Online retailers continue to exploit an outdated legal loophole to forgo collecting and remitting state and local sales taxes. This puts local businesses like our members at a distinct competitive disadvantage in the marketplace, robbing local communities of economic growth, jobs, and civic engagement.
Imagine you are a consumer: you are looking to buy a new TV, and you do some research (both online and in-store). What you’ll see is that the same TVs online seem less expensive than those in the store—this is because sales tax is added when you purchase from a local retailer, but the same does not hold true for all online retailers. Consumers, understandably, are more and more often going for what they believe to be cheaper prices for goods, especially big-ticket items like TVs and other appliances.
This situation is stifling local business growth and threatening small businesses nationwide. While public opinion continues to move in favor of leveling the playing field vis-à-vis sales tax collection, some in Congress continue to fight a rearguard battle against sound policy based on simple fairness, good economics, and common decency.
Among the various roadblocks thrown in the way of tax fairness by those who oppose it is the so-called “origin-based sourcing” alternative for revenue collection. Origin sourcing would require online shoppers to pay taxes to the state and locality where the product in question is housed (as opposed to where they are physically making the purchase)—effectively making us all taxpayers for each of the 45 states that have sales taxes on the books.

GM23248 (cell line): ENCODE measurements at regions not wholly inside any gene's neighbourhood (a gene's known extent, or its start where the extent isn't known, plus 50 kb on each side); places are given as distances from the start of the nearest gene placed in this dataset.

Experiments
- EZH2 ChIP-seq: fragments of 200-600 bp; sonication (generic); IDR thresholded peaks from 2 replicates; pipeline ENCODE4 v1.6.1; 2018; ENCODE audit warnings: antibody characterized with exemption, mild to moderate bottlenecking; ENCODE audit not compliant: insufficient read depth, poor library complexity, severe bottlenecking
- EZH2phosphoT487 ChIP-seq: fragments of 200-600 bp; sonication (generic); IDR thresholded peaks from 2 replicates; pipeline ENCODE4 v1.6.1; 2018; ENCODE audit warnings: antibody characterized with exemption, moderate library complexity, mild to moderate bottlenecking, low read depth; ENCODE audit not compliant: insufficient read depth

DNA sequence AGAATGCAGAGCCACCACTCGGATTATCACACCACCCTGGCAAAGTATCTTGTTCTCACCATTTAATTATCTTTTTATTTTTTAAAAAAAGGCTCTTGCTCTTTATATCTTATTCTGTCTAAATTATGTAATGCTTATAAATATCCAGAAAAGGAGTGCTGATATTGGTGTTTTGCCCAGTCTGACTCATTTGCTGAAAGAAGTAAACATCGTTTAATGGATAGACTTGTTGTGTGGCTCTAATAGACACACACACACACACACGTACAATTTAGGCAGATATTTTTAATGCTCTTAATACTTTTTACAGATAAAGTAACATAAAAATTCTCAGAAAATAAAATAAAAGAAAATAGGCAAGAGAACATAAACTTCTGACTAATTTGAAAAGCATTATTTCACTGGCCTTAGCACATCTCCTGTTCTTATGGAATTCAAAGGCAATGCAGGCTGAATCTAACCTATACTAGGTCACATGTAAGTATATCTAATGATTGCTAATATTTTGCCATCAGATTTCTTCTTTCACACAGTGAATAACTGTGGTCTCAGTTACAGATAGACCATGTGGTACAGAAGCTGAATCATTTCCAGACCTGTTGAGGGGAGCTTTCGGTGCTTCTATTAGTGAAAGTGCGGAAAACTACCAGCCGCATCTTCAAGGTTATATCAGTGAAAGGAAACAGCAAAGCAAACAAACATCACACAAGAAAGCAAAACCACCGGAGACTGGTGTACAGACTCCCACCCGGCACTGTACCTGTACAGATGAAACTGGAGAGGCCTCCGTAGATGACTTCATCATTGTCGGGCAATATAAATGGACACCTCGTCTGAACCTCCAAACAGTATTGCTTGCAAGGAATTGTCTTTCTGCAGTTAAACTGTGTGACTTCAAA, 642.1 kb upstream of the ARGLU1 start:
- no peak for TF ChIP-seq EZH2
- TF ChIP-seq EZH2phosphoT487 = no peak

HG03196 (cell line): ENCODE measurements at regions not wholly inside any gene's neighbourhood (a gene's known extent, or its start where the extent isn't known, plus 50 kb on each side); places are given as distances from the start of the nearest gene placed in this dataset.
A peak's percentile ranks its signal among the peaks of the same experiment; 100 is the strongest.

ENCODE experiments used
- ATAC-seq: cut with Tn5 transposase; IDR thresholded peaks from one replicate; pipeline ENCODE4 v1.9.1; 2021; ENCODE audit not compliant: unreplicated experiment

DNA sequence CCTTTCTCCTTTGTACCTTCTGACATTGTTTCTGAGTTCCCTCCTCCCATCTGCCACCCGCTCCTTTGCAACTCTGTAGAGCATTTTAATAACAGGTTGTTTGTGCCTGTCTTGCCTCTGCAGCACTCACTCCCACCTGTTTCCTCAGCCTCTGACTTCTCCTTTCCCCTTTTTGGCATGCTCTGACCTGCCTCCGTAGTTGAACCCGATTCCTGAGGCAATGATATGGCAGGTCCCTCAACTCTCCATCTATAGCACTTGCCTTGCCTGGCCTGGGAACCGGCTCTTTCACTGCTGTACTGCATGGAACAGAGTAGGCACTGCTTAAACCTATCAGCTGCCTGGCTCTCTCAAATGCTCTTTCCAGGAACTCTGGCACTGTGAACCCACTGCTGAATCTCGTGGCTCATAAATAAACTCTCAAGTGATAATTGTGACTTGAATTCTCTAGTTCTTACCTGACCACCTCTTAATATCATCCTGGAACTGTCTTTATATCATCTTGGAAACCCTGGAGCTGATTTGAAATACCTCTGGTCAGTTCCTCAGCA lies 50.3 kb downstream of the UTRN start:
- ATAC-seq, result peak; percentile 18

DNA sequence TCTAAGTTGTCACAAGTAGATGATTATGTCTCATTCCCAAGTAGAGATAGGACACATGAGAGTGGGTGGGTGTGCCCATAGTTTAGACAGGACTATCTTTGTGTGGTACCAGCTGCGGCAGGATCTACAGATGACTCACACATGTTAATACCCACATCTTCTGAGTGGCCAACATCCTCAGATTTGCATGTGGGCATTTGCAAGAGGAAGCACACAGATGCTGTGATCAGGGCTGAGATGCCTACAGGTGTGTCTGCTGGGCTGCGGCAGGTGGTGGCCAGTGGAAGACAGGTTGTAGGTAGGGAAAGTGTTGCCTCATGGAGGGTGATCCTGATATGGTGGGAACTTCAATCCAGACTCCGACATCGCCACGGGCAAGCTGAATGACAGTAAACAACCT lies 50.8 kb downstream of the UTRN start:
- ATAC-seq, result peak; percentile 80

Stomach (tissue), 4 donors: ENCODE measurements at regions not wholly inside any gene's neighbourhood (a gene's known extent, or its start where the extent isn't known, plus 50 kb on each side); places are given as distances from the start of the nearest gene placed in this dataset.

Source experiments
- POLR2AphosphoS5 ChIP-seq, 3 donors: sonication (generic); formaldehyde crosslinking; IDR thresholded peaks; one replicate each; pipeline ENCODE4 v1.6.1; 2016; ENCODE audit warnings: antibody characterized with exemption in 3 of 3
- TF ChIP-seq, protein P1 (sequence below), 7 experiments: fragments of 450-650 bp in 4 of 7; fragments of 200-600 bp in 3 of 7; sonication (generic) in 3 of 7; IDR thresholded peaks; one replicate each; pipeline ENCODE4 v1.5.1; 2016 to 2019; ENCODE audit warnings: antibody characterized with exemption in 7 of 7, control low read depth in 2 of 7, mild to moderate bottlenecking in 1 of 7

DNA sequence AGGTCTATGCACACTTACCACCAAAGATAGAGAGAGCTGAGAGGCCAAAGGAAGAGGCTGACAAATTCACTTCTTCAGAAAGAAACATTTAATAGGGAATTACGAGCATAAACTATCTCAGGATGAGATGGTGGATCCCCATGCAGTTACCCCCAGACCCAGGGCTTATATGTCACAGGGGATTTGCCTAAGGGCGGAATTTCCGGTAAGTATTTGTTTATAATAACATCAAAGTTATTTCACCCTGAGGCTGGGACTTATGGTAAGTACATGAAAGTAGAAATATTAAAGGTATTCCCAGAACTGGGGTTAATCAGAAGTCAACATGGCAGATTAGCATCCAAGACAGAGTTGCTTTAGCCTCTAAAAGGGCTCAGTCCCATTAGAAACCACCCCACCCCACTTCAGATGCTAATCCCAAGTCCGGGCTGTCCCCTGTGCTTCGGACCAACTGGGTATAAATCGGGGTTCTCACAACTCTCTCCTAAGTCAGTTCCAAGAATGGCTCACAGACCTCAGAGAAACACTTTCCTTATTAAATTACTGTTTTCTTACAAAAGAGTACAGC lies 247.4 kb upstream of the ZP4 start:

This would, of course, make a mockery of the concept of “no taxation without representation”—buyers would have no representation in the government to whom they are paying sales tax. This is another profoundly un-conservative stance. Do Virginians really want to pay for schools in California, police in New York, and garbage collection in Washington? This would essentially mean tax increases for Virginians as we would be required to pay other states’ considerably higher sales taxes for items purchased online.
Furthermore, origin sourcing would create de-facto tax shelters in the five states that currently do not levy sales taxes, with online retailers setting up shop in such states to maintain their competitive advantage. In short, it would not only do nothing to close the online sales tax loophole, but it would actually create an entire new set of loopholes for online retail giants to exploit.
Thankfully, on this issue Congress is showing good sense: a recent House Judiciary Committee hearing on the tax fairness topic showed that most committee members believe origin sourcing is a bad idea. This is important as the Judiciary Committee—chaired by Virginia’s own Representative Bob Goodlatte (R-VA-06)—is currently considering legislation to level the sales tax playing field. Chairman Goodlatte should quickly and decisively put a stop to the origin sourcing conversation once and for all, and move to finalize and pass a tax fairness bill.
E-fairness legislation is a top priority for Virginia’s businesses—and its passage should be a priority for our House of Representatives delegation, as well.